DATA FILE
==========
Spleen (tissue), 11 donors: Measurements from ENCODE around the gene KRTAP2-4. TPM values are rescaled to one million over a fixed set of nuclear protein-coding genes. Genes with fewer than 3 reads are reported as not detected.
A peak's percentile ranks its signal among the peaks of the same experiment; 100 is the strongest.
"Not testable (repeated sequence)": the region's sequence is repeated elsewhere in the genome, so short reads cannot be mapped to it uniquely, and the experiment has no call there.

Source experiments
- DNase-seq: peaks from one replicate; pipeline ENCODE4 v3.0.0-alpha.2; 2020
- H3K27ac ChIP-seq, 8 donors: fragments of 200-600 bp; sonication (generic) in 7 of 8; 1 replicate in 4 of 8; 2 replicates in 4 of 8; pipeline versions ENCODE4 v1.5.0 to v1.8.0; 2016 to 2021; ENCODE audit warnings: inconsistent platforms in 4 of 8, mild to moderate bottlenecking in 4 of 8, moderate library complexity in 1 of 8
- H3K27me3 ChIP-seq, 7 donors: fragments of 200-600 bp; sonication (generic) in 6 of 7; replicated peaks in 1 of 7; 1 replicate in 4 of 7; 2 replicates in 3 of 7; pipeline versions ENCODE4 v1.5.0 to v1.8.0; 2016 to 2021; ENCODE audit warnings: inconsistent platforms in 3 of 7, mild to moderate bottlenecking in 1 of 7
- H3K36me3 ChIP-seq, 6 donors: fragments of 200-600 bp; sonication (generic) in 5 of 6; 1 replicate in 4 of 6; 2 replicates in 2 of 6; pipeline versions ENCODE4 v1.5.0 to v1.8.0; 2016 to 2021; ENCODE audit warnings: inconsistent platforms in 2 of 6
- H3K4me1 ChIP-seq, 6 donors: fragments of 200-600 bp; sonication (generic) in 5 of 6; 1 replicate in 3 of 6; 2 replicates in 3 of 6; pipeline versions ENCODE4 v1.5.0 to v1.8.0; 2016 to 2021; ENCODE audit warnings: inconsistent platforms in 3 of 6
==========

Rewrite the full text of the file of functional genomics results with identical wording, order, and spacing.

Spleen (tissue), 11 donors: Measurements from ENCODE around the gene KRTAP2-4. TPM values are rescaled to one million over a fixed set of nuclear protein-coding genes. Genes with fewer than 3 reads are reported as not detected.
A peak's percentile ranks its signal among the peaks of the same experiment; 100 is the strongest.
"Not testable (repeated sequence)": the region's sequence is repeated elsewhere in the genome, so short reads cannot be mapped to it uniquely, and the experiment has no call there.

Source experiments
- DNase-seq: peaks from one replicate; pipeline ENCODE4 v3.0.0-alpha.2; 2020
- H3K27ac ChIP-seq, 8 donors: fragments of 200-600 bp; sonication (generic) in 7 of 8; 1 replicate in 4 of 8; 2 replicates in 4 of 8; pipeline versions ENCODE4 v1.5.0 to v1.8.0; 2016 to 2021; ENCODE audit warnings: inconsistent platforms in 4 of 8, mild to moderate bottlenecking in 4 of 8, moderate library complexity in 1 of 8
- H3K27me3 ChIP-seq, 7 donors: fragments of 200-600 bp; sonication (generic) in 6 of 7; replicated peaks in 1 of 7; 1 replicate in 4 of 7; 2 replicates in 3 of 7; pipeline versions ENCODE4 v1.5.0 to v1.8.0; 2016 to 2021; ENCODE audit warnings: inconsistent platforms in 3 of 7, mild to moderate bottlenecking in 1 of 7
- H3K36me3 ChIP-seq, 6 donors: fragments of 200-600 bp; sonication (generic) in 5 of 6; 1 replicate in 4 of 6; 2 replicates in 2 of 6; pipeline versions ENCODE4 v1.5.0 to v1.8.0; 2016 to 2021; ENCODE audit warnings: inconsistent platforms in 2 of 6
- H3K4me1 ChIP-seq, 6 donors: fragments of 200-600 bp; sonication (generic) in 5 of 6; 1 replicate in 3 of 6; 2 replicates in 3 of 6; pipeline versions ENCODE4 v1.5.0 to v1.8.0; 2016 to 2021; ENCODE audit warnings: inconsistent platforms in 3 of 6